However, the Court, applying the post-Nautilus standard, found that ambiguity in which method to use, compounded by the is-sue that the different methods could provide a different result, rendered “slope of strain hardening” indefinite. See Dow Chem. Co. v. Nova Chems. Corp. (Can.), No. 2014-1462, 2015 U.S. App. LEXIS 15191 (Fed. Cir. Aug. 28, 2015) at 20, citing Teva Pharms. USA, Inc. v. Sandoz, Inc., 789 F.3d 1335, 1344–45 (Fed. Cir. 2015) (stating that one “must disclose a single known approach or establish that, where multiple known approaches exist, a person having ordinary skill in the art would know which approach to select”). Under Nautilus, “[t]he claims, when read in light of the specification and the prosecution history, must provide objective boundaries for those of skill in the art.” See id. at 20, citing Interval Licensing LLC v. AOL, Inc., 766 F.3d 1364, 1371 (Fed. Cir. 2014). Such a determination is in keeping with the decision in Teva (where molecular weight could be measured three different ways and each method would yield different results), which held that “the existence of multiple methods leading to different results without guidance in the patent or the prosecution history as to which method should be used renders the claims indefinite.”
So, how does the patent practitioner avoid indefiniteness? The easiest way to avoid such ambiguity is to define all properties by recognized ASTM methods. However, not all physical properties can be measured by a published ASTM method. In such cases, clearly identify each and every step for measurement and when multiple testing methods exist, clearly and concisely identify only a single measurement method in the Specification.
Furthermore, how does the patent practitioner draft a specification to anticipate potential changes in law? The Dow v. Nova case provided a rare example of the application of the “intervening change in the law” exception in the patent infringement context, which ultimately was the root cause of a divergence between the respective Dow holdings regarding liability. The “intervening change in the law” exception applies whether the change in law occurs while the case is before the district court or while the case is on appeal. See id. at 16. The Court stated that three conditions must be satisfied to reopen a previous decision under the intervening change in the law exception for both law of the case and issue preclusion:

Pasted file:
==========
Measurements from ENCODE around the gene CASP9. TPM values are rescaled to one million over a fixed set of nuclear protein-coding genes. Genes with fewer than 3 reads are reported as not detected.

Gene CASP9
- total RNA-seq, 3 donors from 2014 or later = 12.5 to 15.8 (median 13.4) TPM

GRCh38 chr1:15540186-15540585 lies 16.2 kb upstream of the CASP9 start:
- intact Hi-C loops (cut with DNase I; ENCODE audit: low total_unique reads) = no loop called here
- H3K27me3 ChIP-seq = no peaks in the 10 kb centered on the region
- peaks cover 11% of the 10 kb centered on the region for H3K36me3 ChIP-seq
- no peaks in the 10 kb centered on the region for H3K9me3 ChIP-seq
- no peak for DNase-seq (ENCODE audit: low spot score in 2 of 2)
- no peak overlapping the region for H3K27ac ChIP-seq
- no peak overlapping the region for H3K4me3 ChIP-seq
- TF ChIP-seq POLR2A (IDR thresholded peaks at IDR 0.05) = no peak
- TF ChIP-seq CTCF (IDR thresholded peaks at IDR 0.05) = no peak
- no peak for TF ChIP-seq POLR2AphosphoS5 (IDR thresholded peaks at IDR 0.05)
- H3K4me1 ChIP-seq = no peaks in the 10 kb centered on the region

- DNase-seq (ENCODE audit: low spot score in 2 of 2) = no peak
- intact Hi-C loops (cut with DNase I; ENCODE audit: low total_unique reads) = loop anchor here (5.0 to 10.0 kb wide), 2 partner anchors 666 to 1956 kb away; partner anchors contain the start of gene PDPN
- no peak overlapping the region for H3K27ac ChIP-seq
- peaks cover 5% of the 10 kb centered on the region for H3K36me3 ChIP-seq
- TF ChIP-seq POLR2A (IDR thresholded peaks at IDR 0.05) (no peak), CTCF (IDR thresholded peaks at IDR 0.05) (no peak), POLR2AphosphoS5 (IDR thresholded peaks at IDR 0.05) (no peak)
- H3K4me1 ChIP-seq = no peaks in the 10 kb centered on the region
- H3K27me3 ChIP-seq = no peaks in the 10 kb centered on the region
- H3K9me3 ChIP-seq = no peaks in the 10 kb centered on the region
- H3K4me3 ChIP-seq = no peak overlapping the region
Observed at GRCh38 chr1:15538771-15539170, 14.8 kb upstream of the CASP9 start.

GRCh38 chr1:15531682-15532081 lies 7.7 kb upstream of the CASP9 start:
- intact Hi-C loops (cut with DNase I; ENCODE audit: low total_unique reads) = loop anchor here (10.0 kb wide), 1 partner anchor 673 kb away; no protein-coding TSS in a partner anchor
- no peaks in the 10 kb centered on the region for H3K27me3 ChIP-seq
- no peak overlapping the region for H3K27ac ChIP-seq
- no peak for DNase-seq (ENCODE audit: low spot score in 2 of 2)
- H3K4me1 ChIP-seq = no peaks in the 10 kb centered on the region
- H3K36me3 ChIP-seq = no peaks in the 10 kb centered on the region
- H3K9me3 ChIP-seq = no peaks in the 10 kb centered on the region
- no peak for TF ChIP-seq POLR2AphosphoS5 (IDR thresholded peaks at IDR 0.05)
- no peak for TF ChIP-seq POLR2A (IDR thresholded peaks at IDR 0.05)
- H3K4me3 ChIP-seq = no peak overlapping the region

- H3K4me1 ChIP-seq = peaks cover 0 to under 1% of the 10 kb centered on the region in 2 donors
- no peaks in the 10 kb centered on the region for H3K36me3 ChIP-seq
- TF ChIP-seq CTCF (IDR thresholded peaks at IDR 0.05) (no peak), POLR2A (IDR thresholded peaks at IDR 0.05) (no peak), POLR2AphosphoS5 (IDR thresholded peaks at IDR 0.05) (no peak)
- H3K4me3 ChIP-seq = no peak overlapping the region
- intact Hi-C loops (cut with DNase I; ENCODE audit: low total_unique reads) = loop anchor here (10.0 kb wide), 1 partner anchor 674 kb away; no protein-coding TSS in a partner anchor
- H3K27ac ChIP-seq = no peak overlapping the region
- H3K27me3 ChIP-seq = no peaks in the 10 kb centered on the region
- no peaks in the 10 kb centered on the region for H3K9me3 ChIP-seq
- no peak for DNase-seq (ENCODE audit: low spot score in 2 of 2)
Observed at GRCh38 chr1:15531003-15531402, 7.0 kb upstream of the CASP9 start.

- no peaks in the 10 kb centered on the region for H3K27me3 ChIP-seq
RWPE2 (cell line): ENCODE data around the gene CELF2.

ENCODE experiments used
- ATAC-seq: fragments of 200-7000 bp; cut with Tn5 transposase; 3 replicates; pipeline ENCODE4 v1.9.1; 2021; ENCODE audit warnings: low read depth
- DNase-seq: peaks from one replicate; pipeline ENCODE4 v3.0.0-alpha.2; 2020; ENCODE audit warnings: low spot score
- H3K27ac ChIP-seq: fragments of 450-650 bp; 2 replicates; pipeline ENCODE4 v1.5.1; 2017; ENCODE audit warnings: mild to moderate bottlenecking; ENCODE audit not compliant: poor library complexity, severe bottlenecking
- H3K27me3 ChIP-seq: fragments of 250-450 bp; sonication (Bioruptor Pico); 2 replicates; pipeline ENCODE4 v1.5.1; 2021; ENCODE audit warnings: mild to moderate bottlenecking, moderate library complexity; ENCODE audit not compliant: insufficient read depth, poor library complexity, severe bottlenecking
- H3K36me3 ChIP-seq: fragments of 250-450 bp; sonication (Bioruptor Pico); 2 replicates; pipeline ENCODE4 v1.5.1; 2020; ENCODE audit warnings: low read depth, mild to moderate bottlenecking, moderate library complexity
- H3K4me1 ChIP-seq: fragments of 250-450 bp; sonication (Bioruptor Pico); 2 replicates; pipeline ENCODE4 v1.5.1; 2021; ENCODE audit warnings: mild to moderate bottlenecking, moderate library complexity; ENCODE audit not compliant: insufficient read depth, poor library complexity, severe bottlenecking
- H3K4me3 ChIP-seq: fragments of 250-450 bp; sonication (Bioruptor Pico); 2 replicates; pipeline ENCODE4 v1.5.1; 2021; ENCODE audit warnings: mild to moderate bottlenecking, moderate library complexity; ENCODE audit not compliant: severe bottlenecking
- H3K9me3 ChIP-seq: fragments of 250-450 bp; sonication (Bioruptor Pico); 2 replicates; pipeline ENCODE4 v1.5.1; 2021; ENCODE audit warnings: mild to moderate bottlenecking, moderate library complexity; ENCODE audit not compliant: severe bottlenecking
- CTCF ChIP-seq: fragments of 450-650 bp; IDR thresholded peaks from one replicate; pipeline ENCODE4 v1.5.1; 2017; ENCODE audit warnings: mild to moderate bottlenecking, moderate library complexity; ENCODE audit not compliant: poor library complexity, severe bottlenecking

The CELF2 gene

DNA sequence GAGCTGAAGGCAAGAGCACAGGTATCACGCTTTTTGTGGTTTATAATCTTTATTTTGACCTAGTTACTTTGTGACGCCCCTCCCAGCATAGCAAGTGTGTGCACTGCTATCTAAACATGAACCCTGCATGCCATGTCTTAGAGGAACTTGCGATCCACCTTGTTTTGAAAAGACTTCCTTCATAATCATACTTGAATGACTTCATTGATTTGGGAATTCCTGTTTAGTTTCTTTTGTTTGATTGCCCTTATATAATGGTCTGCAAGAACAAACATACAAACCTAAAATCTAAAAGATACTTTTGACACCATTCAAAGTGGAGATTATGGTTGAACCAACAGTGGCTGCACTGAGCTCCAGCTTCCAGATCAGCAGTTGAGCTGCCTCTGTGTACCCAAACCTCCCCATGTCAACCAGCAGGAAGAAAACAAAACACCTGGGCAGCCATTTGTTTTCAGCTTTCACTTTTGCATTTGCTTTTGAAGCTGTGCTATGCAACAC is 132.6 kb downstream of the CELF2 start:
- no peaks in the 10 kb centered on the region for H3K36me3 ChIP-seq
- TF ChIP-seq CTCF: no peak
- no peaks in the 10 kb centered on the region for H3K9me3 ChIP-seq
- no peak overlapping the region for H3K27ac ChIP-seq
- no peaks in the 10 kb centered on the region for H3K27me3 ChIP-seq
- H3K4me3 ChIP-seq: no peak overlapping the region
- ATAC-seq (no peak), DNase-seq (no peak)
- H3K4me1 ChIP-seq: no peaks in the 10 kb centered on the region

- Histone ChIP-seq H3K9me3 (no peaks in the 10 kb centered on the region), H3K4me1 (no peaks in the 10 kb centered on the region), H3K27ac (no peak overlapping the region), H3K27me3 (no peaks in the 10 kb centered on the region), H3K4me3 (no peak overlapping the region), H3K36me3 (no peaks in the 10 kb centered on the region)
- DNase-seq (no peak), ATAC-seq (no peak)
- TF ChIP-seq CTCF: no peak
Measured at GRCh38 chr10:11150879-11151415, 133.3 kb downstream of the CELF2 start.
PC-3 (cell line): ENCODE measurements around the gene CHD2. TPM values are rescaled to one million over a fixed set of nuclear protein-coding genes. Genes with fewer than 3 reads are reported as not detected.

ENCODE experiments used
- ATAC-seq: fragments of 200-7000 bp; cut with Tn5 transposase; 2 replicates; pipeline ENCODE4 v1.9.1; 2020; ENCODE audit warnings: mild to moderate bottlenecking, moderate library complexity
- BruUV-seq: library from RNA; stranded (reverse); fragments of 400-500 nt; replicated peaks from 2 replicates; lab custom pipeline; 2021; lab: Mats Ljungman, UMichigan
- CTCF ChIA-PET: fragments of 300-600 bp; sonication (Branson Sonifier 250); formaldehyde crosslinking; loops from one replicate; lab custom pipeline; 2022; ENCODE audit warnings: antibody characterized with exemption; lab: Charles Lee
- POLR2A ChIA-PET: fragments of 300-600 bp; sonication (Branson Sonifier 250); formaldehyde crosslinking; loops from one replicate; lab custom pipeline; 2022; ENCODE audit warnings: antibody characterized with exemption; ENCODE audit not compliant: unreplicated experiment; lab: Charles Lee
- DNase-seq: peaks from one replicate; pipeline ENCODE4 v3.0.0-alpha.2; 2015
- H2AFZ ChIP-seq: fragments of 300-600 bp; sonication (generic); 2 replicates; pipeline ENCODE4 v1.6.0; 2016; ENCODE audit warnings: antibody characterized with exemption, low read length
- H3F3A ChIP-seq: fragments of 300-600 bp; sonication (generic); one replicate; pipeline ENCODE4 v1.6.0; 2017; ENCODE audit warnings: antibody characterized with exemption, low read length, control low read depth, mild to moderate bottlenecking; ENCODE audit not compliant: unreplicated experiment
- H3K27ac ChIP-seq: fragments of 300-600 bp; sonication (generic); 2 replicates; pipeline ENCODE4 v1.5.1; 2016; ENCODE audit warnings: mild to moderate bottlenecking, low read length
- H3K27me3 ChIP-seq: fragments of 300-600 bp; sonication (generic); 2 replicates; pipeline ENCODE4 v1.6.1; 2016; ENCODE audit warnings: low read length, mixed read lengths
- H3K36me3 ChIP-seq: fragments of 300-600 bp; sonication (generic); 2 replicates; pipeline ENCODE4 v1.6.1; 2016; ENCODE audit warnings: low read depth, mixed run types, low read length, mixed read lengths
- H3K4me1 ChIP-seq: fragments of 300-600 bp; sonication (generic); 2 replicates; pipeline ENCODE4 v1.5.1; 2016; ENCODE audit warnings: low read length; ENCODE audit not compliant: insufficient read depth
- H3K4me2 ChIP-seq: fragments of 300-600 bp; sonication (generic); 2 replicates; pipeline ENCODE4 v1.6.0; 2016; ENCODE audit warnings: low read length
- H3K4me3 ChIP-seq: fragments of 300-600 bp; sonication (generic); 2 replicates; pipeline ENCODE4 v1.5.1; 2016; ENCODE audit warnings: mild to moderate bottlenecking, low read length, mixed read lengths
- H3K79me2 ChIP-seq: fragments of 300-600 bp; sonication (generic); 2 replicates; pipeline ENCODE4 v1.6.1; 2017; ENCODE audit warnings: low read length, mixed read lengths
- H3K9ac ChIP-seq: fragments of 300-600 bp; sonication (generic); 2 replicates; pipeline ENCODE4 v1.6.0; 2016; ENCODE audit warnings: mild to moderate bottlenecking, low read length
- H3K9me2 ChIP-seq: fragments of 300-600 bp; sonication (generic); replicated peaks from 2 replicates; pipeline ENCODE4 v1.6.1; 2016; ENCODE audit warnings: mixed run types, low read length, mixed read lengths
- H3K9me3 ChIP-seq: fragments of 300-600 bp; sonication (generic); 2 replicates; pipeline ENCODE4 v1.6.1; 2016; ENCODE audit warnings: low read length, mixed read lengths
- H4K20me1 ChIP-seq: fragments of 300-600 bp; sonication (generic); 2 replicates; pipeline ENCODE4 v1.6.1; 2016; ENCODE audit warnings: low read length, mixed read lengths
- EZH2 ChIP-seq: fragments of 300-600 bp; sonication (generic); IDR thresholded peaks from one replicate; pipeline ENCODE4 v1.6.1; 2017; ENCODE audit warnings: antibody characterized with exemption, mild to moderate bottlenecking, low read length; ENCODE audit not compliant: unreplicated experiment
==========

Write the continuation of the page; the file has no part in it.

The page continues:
- the governing law must have been altered;
- the decision sought to be reopened must have applied the old law; and
- the change in law must compel a different result under the facts of the particular case.
See id. at 17–18
The Court held that each of these requirements was satisfied in the Dow v. Nova case. See id. at 18. Specifically, the Court stated that each of these requirements was met because Nautilus changed the law of indefiniteness; the earlier decision applied pre-Nautilus law; and as discussed in the section above, the Court’s earlier decision would have been different under the post-Nautilus standard. See id. at 18–22.
Thus, it is clear that patent law is subject to potential changes in law. However, the best protection against changes in law is to draft a thorough and precise Specification within the bounds of the information that is presented. Specifically, pay close attention to definitions, testing methods, measurement methods, and ranges to identify each and every embodiment that will cover the inventive subject matter.
Experienced patent practitioners may believe that such suggestions are obvious even pre-Nautilus. However, an important take-away from the Dow v. Nova case is that technical expertise can cloud the need to define particular aspects of an invention. For example, while the term “slope of strain hardening” likely was clear to those drafting the Specification at the time, when removed from the specific context of the Dow environment, that same term was not so clear. Thus, it may be helpful to have a colleague, outside the technological field of the subject matter of an application, review your Specification to identify potentially ambiguous terms that could benefit from further definitions, including measurement or testing methods.
This article was first published in IPFrontline on November 16, 2015.